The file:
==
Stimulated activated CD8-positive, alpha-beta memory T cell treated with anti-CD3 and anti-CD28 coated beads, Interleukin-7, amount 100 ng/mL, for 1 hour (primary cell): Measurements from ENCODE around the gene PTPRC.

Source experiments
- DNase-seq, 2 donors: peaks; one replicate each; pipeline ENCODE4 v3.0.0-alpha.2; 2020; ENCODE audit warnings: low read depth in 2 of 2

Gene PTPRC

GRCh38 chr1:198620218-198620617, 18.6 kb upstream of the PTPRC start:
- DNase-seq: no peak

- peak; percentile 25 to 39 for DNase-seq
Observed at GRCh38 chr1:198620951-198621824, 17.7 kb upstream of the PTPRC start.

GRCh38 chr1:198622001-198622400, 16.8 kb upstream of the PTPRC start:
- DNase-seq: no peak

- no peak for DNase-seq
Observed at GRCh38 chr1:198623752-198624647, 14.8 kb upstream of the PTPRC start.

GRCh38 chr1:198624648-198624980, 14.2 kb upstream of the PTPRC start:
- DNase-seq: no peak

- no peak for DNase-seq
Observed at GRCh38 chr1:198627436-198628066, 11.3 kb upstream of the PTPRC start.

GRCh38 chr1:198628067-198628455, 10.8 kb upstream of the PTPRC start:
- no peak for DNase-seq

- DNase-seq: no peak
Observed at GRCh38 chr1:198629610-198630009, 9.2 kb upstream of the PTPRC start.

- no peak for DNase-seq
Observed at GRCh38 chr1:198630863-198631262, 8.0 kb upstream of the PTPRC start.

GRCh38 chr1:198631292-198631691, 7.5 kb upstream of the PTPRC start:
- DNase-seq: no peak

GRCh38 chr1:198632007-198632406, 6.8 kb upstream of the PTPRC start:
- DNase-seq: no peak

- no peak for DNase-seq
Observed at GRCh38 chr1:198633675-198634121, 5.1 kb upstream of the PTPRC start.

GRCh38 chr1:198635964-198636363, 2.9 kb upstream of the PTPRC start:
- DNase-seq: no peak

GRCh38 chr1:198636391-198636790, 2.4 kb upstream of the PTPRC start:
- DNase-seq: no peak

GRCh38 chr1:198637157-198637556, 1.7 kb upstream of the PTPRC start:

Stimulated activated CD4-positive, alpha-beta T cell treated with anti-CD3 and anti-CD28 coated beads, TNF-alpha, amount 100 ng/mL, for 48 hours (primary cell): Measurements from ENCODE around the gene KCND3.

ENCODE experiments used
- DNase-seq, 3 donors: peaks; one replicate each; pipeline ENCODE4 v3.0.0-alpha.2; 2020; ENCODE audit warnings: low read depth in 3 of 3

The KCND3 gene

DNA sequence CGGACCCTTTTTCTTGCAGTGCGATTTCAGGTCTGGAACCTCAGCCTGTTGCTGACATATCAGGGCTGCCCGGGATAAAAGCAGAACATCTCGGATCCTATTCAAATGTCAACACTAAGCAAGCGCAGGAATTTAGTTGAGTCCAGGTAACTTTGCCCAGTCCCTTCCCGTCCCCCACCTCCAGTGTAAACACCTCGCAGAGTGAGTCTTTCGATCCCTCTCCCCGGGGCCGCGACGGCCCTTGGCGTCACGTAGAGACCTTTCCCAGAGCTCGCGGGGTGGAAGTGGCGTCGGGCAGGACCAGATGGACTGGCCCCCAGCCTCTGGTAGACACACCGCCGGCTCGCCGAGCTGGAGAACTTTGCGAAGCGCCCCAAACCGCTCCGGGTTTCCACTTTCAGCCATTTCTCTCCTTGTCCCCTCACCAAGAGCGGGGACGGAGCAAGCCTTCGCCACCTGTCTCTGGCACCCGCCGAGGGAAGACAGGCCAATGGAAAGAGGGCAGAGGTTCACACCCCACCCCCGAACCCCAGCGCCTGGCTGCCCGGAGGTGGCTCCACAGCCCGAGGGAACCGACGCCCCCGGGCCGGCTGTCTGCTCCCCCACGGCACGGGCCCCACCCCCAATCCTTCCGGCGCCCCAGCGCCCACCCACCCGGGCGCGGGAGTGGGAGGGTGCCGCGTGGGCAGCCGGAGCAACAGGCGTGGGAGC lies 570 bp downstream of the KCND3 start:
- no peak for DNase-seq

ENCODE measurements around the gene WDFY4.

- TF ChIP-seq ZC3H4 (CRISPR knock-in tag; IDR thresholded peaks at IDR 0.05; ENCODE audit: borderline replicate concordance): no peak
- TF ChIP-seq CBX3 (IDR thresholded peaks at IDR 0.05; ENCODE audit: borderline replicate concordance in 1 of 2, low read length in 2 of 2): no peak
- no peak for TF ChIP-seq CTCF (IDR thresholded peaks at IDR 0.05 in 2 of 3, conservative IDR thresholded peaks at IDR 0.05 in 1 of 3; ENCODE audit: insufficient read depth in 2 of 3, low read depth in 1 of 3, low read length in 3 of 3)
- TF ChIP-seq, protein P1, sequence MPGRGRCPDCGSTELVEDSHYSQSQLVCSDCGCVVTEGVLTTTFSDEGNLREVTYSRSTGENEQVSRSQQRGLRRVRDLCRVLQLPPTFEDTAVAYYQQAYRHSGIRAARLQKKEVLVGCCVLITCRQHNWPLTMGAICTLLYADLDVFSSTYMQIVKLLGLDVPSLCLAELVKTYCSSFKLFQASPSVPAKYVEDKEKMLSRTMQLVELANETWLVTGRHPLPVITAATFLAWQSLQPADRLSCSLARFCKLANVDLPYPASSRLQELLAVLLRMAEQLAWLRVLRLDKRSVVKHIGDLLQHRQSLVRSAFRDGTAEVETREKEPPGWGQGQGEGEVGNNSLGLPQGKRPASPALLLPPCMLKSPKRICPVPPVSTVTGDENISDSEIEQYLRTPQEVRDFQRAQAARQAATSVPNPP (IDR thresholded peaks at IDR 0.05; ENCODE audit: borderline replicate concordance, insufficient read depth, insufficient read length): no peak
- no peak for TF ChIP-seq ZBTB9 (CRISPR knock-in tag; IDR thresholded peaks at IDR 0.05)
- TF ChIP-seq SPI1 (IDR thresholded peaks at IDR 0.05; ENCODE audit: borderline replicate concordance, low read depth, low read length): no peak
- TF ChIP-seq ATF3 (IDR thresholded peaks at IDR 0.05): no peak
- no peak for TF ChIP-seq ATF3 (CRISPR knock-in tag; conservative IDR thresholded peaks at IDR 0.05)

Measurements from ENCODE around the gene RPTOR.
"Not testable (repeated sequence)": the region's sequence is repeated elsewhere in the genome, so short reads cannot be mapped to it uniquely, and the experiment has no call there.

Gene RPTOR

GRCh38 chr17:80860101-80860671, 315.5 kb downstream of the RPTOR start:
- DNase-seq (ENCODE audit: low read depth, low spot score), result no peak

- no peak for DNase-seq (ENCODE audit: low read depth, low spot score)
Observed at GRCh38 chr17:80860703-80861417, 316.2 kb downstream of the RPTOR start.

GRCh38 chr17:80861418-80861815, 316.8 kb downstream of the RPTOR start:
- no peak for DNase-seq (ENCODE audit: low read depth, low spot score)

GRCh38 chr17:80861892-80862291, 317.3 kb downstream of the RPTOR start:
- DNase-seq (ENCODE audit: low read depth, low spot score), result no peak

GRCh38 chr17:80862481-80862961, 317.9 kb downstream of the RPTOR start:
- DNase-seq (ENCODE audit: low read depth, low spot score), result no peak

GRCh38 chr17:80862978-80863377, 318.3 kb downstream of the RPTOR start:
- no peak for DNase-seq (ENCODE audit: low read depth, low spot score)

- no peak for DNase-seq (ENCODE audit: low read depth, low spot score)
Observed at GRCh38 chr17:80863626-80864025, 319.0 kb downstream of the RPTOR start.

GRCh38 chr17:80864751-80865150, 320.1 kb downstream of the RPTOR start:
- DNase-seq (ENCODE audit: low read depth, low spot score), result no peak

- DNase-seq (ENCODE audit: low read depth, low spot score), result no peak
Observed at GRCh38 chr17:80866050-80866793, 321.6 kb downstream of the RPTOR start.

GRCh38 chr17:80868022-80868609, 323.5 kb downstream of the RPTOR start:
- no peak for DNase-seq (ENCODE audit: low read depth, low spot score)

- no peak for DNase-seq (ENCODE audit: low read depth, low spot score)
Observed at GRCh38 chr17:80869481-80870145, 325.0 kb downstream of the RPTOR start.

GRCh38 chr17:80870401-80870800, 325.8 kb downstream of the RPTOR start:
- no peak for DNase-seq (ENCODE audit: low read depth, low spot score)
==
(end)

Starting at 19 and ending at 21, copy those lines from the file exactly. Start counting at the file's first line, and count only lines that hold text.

- DNase-seq: no peak
Observed at GRCh38 chr1:198629610-198630009, 9.2 kb upstream of the PTPRC start.

- no peak for DNase-seq